For over 40 years, MSH has seen that when mothers receive low-cost, high-impact interventions-like kangaroo mother care training-their children will likely survive until age 5 and beyond.

A physician assesses a mother and children for malaria at a health center in Bujumbura, Burundi. {Photo credit: Rima Shretta/MSH.}Photo credit: Rima Shretta/MSH.

Today, April 25th, Management Sciences for Health (MSH) joins the global community marking World Malaria Day. "Sustain Gains, Save Lives: Invest in Malaria" -- the theme of this year's World Malaria Day -- recognizes this crucial juncture in the global fight against malaria.

Significant gains have been made in the last ten years; since 2000, malaria mortality rates have decreased 25 percent globally, and 33 percent in Africa. However, progress could be reversed unless malaria continues to be a priority for global, regional, and national decision-makers and donors.

Burundi, Democratic Republic of the Congo (DR Congo), South Sudan, and Uganda are among several MSH countries commemorating World Malaria Day with malaria awareness activities and events, including health talk sessions at football (soccer) games and drama activities with kids.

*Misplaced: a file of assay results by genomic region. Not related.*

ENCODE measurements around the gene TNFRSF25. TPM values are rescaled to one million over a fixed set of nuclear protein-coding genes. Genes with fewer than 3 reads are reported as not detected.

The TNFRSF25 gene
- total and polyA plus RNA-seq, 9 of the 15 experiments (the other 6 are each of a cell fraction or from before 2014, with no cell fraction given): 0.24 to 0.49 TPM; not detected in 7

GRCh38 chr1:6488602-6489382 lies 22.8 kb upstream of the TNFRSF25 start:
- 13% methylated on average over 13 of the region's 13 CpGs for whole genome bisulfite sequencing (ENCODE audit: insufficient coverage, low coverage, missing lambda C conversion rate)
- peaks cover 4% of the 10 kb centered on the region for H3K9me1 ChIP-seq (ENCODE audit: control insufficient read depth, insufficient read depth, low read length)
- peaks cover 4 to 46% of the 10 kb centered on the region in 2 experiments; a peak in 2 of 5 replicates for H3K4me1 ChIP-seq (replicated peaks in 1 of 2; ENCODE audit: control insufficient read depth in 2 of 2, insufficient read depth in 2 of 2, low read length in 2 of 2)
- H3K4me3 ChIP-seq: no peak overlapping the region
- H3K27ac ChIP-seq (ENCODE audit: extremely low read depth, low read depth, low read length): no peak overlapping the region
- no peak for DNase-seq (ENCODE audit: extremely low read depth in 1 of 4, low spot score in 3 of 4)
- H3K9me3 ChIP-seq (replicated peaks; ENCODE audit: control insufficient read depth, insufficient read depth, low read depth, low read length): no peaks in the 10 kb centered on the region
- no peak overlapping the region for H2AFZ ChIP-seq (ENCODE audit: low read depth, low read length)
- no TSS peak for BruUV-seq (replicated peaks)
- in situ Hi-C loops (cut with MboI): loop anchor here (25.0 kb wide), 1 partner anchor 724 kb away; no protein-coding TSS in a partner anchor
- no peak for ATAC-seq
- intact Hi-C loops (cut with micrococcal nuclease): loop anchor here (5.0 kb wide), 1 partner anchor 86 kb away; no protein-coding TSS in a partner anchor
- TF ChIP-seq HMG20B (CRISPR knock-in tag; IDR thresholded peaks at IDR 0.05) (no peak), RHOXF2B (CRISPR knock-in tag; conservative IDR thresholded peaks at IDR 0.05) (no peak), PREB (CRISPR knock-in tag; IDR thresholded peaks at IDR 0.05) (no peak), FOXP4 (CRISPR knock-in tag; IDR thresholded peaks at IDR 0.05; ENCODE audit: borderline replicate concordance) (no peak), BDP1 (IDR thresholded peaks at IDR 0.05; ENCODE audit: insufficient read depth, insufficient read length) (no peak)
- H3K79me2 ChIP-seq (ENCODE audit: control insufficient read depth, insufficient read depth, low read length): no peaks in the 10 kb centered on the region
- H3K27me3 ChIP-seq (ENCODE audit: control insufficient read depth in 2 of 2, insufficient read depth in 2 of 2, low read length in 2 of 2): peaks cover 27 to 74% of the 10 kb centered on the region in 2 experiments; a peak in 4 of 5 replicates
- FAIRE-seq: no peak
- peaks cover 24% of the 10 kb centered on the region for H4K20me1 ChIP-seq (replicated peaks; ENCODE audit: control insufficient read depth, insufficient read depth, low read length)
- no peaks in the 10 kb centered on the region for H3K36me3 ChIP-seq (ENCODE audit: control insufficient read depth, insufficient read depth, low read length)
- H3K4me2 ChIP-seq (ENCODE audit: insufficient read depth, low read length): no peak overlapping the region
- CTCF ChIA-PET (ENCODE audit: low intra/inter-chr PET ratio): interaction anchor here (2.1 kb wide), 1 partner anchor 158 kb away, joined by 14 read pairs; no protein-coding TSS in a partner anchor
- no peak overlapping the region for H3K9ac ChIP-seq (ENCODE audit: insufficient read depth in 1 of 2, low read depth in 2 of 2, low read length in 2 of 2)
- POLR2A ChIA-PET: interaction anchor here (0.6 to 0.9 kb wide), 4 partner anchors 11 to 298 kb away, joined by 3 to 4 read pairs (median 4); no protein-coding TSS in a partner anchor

5thBDay badge in white background.5thBDay badge in white background.

Every child deserves a fifth birthday. It seems simple enough. But for many children in the world — especially in countries with the highest burden of child mortality, such as India, Nigeria, Democratic Republic of the Congo (DRC), Pakistan and Ethiopia — preventable deaths will claim their lives, before they reach the age of five.

Today, USAID launched an ongoing child survival awareness campaign, called, “Every Child Deserves a 5th Birthday.”

The “5th Birthday” campaign kicked off with a briefing event at Kaiser Family Foundation, featuring USAID Administrator Dr. Rajiv Shah and other experts. Dr. Shah and colleagues stressed that reducing the burden of child mortality is critical to our future as a global community.

While the global community has made great strides reducing child mortality, inequality in child mortality remains: several regions and countries continue to shoulder the greatest burden and loss of life.

Women and child in Tambura, South Sudan. {Photo credit: MSH.}Photo credit: MSH.